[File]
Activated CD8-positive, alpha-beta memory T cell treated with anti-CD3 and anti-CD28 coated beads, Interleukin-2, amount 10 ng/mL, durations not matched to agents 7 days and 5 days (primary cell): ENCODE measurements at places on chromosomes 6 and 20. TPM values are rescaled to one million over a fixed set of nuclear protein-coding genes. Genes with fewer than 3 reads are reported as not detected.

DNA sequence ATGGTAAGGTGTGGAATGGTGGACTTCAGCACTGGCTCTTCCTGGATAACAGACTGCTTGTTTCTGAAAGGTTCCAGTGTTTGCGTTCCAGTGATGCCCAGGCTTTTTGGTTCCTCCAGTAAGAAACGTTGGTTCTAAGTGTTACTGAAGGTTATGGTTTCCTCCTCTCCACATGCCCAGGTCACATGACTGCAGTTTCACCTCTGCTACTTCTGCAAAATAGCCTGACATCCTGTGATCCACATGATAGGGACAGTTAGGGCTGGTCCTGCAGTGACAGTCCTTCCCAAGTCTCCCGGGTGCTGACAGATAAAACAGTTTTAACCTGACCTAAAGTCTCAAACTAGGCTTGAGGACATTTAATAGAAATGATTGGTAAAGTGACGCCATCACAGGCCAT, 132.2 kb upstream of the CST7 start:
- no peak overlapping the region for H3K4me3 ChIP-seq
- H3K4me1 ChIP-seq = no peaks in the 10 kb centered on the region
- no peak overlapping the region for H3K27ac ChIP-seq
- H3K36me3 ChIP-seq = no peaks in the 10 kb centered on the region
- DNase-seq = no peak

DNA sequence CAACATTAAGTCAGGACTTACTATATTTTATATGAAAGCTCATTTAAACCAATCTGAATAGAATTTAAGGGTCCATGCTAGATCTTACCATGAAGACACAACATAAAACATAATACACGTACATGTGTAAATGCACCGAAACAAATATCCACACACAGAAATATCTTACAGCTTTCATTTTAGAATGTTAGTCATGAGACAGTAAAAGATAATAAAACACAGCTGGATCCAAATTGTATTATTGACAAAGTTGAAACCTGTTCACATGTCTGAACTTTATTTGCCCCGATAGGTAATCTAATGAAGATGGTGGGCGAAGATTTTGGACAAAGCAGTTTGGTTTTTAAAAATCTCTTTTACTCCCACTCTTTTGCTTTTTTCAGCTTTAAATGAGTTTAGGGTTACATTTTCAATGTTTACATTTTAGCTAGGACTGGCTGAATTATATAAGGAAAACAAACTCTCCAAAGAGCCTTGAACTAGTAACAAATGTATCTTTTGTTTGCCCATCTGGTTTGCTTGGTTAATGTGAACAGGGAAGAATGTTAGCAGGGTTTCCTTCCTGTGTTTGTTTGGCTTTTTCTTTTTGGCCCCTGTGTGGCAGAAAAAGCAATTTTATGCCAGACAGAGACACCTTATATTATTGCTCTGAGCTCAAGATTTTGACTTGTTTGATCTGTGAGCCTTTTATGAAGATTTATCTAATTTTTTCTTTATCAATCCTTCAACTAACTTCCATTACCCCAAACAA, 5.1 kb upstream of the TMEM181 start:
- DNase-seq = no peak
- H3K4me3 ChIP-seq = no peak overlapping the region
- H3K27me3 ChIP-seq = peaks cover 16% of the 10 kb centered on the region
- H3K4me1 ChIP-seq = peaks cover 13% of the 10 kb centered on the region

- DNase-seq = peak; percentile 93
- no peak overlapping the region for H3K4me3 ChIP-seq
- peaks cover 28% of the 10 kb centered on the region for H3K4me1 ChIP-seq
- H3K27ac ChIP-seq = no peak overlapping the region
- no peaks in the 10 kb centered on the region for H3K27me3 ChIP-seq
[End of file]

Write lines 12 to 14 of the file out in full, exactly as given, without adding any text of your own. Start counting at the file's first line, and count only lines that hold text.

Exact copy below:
- H3K4me1 ChIP-seq = peaks cover 13% of the 10 kb centered on the region

- DNase-seq = peak; percentile 93
- no peak overlapping the region for H3K4me3 ChIP-seq